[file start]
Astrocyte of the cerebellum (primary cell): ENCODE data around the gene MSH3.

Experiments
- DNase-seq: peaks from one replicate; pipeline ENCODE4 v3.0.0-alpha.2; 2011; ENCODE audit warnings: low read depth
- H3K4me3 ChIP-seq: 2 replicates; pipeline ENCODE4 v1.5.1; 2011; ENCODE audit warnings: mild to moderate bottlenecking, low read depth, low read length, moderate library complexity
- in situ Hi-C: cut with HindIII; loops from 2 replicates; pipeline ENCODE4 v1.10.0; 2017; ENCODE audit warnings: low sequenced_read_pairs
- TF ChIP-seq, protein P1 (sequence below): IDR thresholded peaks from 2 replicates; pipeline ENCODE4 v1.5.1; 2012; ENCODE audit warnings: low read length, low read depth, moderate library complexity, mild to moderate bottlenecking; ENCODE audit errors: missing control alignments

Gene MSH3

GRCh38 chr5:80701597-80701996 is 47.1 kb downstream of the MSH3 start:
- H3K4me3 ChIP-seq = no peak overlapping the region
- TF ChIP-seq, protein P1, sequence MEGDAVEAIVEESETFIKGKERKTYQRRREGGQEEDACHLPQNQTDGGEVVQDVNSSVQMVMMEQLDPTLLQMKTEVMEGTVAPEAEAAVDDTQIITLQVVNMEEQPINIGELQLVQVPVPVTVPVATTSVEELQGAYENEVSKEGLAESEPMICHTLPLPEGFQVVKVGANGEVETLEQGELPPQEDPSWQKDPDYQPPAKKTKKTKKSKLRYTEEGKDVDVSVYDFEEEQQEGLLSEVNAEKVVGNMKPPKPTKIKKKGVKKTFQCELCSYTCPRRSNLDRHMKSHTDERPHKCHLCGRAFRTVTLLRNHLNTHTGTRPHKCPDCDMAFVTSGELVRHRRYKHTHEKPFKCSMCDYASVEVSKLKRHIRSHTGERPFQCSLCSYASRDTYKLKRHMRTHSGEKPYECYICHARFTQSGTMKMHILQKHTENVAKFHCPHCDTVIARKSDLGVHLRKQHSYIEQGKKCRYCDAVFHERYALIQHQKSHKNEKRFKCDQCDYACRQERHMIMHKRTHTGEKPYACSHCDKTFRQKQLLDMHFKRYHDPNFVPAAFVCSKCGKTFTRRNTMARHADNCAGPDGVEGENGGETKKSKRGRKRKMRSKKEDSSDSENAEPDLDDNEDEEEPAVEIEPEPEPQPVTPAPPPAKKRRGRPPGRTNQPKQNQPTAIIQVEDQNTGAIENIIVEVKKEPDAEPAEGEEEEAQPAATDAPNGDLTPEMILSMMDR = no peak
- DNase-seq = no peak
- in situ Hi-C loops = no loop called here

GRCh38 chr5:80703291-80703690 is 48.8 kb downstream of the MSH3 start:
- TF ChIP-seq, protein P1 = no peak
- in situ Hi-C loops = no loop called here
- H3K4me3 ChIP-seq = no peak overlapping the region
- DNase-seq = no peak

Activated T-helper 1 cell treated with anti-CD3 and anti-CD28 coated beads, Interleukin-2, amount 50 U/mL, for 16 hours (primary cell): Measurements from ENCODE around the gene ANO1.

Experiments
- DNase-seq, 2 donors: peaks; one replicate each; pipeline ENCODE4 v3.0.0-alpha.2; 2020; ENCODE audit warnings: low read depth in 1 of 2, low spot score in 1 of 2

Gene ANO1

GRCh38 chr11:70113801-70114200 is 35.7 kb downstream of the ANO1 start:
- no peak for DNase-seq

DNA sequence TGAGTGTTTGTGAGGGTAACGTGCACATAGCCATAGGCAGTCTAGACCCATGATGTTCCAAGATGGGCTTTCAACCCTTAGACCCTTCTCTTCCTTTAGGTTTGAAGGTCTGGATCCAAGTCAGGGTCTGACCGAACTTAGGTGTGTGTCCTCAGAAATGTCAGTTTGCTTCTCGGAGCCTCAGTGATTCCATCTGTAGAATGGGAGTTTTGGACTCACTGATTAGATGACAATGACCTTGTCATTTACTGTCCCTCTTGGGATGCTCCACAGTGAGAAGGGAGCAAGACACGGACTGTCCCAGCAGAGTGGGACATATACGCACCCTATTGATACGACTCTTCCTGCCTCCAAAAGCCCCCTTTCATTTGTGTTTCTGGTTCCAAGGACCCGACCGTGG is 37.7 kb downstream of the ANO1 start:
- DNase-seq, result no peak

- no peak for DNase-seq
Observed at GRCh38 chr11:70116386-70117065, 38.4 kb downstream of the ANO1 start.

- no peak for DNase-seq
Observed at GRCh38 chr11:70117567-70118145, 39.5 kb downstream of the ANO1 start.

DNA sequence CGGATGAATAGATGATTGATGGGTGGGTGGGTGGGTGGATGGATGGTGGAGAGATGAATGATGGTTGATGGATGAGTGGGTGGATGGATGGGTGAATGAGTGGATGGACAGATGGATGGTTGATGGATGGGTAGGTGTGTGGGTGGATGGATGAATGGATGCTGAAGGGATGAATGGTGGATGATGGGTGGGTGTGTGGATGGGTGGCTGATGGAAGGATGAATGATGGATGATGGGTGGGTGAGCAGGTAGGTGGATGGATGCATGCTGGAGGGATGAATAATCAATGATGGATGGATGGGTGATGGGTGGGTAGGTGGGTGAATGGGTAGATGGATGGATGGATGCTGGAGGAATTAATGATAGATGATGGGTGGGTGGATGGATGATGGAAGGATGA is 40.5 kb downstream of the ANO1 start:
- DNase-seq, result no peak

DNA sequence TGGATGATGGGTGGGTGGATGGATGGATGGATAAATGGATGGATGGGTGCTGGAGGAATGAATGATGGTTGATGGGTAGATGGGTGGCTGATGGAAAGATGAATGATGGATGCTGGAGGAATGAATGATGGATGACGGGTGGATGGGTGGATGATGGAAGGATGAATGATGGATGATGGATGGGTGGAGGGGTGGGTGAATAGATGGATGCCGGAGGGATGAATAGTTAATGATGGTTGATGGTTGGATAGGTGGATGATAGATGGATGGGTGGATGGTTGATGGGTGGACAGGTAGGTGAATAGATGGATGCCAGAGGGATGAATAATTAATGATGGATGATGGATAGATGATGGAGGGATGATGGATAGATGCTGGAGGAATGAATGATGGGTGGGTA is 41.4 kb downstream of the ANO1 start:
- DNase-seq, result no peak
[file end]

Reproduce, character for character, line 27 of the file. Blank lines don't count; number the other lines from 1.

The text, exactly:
Observed at GRCh38 chr11:70116386-70117065, 38.4 kb downstream of the ANO1 start.